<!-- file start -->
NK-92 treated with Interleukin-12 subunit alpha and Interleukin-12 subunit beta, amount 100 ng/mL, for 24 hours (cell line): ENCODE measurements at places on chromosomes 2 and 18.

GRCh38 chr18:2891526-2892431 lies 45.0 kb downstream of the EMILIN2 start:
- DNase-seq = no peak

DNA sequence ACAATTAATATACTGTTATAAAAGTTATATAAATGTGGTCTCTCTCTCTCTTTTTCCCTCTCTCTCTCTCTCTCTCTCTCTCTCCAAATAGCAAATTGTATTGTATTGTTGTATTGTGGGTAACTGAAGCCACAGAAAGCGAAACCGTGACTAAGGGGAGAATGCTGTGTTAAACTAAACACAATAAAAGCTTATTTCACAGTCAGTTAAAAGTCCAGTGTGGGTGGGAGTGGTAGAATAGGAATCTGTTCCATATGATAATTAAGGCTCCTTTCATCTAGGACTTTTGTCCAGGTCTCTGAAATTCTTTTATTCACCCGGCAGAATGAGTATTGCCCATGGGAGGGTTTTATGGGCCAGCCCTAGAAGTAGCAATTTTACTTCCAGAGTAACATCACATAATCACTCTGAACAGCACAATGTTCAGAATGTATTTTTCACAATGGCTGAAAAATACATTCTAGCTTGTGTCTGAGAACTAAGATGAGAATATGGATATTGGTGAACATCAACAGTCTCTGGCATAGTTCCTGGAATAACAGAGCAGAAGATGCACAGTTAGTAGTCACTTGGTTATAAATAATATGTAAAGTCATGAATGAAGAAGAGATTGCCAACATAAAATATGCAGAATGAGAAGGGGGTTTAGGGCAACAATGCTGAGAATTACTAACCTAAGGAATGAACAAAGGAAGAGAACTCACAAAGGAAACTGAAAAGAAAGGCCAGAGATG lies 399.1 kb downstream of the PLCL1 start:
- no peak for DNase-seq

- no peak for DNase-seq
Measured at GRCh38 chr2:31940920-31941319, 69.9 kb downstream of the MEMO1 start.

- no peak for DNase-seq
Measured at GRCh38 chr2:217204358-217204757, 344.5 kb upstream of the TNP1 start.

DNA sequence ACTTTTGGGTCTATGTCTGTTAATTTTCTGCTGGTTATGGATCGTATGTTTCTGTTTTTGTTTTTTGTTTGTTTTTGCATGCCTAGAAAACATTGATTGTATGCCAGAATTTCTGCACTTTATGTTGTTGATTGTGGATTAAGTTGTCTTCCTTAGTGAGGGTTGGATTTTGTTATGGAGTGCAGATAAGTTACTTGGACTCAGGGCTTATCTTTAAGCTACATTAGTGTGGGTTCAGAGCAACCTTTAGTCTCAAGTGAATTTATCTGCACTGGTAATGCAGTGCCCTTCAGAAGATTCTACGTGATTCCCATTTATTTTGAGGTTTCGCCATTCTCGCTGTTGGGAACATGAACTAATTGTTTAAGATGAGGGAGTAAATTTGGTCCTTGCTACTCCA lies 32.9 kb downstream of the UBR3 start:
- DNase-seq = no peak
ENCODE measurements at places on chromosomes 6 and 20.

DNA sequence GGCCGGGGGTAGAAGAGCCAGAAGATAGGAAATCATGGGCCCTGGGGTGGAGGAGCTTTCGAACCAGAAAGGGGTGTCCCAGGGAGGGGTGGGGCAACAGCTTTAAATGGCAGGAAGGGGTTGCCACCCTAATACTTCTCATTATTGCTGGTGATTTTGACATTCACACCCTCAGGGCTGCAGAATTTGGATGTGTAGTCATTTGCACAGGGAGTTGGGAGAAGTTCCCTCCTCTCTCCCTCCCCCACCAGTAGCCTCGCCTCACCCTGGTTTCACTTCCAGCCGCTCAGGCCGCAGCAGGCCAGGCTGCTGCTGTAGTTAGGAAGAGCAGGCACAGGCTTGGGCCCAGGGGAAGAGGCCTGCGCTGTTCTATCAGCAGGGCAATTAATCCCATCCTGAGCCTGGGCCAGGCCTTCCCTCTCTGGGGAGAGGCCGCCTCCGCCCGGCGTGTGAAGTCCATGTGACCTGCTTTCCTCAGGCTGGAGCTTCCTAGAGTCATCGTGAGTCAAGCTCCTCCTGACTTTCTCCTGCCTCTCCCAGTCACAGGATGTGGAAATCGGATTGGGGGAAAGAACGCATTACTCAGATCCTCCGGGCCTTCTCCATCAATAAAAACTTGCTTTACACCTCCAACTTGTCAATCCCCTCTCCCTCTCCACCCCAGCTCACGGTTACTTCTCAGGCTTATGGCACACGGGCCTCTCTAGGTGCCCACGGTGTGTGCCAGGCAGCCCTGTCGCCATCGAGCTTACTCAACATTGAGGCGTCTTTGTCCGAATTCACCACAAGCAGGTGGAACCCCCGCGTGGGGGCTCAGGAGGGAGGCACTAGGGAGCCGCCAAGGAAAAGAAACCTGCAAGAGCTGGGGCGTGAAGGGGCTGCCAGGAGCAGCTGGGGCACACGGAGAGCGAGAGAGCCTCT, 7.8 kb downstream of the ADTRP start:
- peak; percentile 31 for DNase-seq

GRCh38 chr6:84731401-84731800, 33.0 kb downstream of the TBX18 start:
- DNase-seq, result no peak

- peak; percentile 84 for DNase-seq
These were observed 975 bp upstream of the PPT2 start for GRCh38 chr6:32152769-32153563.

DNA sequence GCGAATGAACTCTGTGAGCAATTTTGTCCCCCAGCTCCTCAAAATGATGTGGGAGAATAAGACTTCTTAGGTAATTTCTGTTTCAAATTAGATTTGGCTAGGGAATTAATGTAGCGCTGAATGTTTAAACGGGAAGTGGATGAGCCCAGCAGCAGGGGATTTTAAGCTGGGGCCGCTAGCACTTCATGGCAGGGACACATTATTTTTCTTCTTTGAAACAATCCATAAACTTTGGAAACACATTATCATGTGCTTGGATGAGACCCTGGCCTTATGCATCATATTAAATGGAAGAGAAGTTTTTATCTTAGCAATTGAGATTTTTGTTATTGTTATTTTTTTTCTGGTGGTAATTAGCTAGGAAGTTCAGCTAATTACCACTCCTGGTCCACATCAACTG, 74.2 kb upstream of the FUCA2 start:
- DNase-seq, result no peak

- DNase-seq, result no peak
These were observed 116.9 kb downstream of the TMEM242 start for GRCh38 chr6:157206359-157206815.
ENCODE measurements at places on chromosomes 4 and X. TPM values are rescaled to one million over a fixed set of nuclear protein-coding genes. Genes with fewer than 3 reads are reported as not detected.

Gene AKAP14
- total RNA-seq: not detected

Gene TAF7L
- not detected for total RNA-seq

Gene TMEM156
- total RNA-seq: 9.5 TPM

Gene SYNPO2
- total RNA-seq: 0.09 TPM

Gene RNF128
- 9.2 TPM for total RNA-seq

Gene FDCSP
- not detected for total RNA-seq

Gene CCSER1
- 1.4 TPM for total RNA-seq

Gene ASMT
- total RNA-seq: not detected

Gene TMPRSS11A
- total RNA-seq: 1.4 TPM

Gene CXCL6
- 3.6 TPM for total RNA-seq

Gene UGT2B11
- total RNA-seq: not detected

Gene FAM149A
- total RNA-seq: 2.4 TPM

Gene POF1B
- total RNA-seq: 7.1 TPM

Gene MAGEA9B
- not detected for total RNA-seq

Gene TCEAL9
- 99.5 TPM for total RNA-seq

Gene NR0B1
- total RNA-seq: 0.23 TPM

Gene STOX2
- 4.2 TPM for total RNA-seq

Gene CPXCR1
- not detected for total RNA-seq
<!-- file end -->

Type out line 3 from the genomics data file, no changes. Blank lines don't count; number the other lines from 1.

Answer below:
- DNase-seq = no peak